Student teacher ratios: Pulaski 13:1, Stubbs 15:1, Palmer 11:1 (Source: for the three schools in question). These are all well below the state mandated maximum for grades K-3 so why is there not opportunity for savings here?

      Your response is classic bureaucratic-speak for “well, this is the way we have always done things, and we are not going to change…” and is exactly why CSD has lost 25% of their enrollment in the last 20 years.

      • Brian Stephan


        “I can’t imagine they are still paying bonds on these schools. Palmer was ancient when I went there in the fall of 1979. Not sure about the other two but have to imagine they are at least 20 years old.”

        If you re-read what I said, you’ll note that one of the scenarios I set forth is “If there are no bonds on the schools” and they sell them, any proceeds from that sale go right back into the District’s overall debt service balance. If they close Palmer and sell it for let’s say, $10 million (just for a round number) and it has no bonds on it, $6 million goes to the State (buildings are owned 60/40 state/local) $4 million is used to reduce Christina’s outstanding overall bond debt for the entire district, which as of 6/30/17 is just over $38 million. None of that goes to the classroom because capital projects and their resulting payments or bond debt are paid for by a school tax called Debt Service, and that is exclusively reserved for capital project payments because that’s the law.

        It also helps if you understand why Districts use the funding system they use.

        “And if there is no staffing related savings by closing the the three buildings than maybe it is time for CSD to reconsider the “Staff funding units per student count” ”

        Remember that Districts are agencies of the state. As such their budgeting and funding processes are dictated by Delaware Code which is not legislated by School Districts. It’s legislated by the General Assembly. You want a change to the funding system? Start lobbying your State senator & representative. Get 5 friends to do it too.

        You don’t see the capital projects listed because they’ve been completed. You take out a 30-year mortgage to build a house. It gets built in what, 6-12 months maybe? For the remaining 29 years is your house listed as under construction? Likely not. Do you still pay the balance of your mortgage for the remaining 29 years? You sure do.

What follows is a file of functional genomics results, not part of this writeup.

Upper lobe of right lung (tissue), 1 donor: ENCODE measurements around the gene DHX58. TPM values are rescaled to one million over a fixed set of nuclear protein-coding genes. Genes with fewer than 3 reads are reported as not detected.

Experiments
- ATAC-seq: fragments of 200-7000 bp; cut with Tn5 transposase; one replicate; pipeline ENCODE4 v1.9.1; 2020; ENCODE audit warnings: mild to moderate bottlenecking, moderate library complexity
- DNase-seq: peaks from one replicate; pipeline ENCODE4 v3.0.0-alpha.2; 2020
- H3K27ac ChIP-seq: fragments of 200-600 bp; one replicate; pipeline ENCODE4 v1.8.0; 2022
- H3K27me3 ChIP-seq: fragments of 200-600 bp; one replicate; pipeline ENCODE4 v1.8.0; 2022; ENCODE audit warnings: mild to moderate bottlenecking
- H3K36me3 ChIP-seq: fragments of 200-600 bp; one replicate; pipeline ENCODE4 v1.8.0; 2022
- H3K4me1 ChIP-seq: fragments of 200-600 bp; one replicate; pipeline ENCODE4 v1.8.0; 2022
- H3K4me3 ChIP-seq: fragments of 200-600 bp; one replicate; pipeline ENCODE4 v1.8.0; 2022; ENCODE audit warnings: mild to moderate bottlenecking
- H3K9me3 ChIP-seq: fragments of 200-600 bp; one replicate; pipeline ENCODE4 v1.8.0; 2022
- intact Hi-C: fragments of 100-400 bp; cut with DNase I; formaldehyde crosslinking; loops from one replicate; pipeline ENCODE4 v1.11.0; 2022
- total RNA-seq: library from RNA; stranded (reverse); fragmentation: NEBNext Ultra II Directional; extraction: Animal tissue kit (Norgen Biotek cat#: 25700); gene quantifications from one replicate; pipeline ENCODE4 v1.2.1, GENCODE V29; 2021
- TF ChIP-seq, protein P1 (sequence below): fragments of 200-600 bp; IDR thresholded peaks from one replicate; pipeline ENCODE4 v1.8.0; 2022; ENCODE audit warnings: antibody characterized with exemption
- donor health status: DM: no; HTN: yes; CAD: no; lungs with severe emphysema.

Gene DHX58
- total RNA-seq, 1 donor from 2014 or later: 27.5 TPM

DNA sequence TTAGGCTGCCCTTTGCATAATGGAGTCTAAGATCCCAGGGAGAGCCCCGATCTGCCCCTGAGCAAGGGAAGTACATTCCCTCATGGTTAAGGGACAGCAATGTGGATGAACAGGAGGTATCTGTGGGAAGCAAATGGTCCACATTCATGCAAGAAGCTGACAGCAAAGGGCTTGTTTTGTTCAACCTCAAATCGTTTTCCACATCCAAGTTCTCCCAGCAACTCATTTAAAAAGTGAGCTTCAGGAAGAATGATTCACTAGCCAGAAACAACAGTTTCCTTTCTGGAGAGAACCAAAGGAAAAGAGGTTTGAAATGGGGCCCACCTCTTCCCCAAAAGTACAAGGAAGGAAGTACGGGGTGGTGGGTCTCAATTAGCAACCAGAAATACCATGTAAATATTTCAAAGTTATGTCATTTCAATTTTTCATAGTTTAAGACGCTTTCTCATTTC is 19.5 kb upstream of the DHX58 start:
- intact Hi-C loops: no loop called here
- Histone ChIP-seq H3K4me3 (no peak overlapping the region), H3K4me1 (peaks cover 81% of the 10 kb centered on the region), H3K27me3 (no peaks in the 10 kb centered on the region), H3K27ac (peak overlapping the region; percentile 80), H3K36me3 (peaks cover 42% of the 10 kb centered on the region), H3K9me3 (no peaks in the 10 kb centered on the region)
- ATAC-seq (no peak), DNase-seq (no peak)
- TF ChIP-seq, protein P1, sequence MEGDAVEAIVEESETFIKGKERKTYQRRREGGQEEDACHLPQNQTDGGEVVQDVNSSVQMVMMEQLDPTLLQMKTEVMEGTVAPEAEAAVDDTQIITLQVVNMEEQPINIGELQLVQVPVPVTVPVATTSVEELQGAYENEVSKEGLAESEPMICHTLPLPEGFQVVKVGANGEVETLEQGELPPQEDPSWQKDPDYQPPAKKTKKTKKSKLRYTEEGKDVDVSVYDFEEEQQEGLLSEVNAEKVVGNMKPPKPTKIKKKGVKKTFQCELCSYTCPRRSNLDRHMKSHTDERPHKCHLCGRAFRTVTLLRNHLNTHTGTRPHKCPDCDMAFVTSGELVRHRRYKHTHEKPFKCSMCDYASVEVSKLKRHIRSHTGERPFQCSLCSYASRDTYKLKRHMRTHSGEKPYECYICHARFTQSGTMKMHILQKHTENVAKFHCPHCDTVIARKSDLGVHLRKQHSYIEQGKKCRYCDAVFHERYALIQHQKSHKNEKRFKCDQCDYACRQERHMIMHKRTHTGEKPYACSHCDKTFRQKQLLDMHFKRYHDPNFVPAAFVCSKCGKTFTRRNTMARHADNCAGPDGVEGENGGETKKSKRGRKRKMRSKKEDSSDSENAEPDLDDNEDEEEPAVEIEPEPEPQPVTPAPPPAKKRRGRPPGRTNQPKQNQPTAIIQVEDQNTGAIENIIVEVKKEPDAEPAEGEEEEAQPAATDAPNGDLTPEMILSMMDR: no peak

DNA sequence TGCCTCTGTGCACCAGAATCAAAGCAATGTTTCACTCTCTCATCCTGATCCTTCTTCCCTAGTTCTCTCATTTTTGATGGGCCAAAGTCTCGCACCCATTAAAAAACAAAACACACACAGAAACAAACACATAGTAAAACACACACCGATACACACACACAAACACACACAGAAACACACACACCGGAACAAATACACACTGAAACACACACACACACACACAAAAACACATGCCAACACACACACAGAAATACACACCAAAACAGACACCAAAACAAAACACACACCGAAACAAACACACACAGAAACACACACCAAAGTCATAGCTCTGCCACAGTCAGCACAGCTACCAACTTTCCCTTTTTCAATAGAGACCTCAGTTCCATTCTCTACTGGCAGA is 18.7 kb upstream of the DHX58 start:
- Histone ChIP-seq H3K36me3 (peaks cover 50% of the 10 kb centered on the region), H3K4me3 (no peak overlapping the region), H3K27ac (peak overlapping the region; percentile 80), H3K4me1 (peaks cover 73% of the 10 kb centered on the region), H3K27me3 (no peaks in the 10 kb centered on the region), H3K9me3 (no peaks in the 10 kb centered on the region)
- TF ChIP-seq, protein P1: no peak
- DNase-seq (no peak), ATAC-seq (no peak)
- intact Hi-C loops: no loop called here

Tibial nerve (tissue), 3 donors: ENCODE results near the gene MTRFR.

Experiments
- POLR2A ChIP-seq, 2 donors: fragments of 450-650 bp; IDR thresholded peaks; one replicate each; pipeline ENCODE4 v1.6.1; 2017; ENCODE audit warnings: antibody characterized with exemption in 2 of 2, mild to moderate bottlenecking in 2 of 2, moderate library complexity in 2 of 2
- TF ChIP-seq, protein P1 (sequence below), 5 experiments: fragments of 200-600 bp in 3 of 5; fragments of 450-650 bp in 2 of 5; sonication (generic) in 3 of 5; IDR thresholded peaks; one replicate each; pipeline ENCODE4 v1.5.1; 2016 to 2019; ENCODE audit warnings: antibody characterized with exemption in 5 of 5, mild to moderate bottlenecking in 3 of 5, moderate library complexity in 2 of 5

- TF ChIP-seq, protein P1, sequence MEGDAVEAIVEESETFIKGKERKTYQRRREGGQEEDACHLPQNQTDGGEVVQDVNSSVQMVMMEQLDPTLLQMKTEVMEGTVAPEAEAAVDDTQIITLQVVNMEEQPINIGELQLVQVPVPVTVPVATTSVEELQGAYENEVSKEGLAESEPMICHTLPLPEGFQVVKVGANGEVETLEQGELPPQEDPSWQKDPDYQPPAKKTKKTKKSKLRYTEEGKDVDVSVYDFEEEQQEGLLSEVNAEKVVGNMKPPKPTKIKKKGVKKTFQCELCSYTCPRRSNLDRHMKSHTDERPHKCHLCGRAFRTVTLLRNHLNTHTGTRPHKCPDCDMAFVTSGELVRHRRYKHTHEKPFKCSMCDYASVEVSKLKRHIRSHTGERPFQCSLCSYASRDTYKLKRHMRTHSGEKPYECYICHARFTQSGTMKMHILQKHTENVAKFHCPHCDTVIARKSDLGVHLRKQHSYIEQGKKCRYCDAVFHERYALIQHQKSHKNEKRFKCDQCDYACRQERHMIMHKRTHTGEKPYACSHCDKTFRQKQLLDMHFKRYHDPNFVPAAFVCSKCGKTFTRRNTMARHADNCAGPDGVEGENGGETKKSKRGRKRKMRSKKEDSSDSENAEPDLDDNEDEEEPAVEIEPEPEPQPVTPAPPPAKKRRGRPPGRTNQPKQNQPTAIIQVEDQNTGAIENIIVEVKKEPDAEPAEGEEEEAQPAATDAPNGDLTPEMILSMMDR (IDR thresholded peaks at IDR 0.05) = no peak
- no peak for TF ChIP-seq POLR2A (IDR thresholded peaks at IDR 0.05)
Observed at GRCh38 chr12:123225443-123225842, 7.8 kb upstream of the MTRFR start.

• So, for example if they close Christiana High school. They should not sell it, they should just mothball it? It that the case?

        • I understand the concept of a mortgage. I certainly hope they are not issuing paper for windows, a boiler, and a flagpole. My point stands – your argument about bond service is completely irrelevant to the matter at hand. So explain to me again how removing 3 maintenance staffs, 3 principals, 3 custodial staffs, 3 support staffs, and utility costs for 3 buildings doesn’t make a brighter financial picture for the district.

          • Brian Stephan

            I think you understand some of the concept. Not all of it though. As evidenced by this:

            “your argument about bond service is completely irrelevant to the matter at hand”. If that’s what you believe, go on ahead. The district has $38 million in bond debt. Sell Palmer>Profit goes to paying down that $38 million. That’s the only place it can go. Not to people. Teachers. Supplies. Nothing. Bond debt only. Until that $38 million becomes $0, the District will continue to expend debt service tax revenue to pay it down, as will the State to pay its portion.

            “So explain to me again how removing 3 maintenance staffs, 3 principals, 3 custodial staffs, 3 support staffs, and utility costs for 3 buildings doesn’t make a brighter financial picture for the district.”

            1. You don’t remove people. You shift them to other buildings. You don’t disappear them or their costs.
            2. Utilities will likely be reduced because of the abandonment of the properties, or will be eliminated with a sale.
            3. Utilities at the remaining properties will necessarily increase because those students have to go somewhere. Will it be a complete wash? Probably not. But I don’t think you’ll see savings worth writing home about in utilities.

            • I can understand why Christina is in the shape it is in. You are telling me that everyone from the three buildings magically has a job in the other two? Mind boggling. And that no one sees the value in selling underutilized assets to reduce debt service? Unbelievable.

              But by all means keep whining about charter schools taking all the good students.

              • You don’t understand how the State’s (not Christina’s) system works. Staff (teachers and admin) is based on the number of students. The two new schools will take in the students from the other 3 schools, which means they will have the same (possible a few less depending on class size) number of teachers. While each new school will have a Principal, thus cutting 3 Principals, the student count will generate more Vice Principals/admin.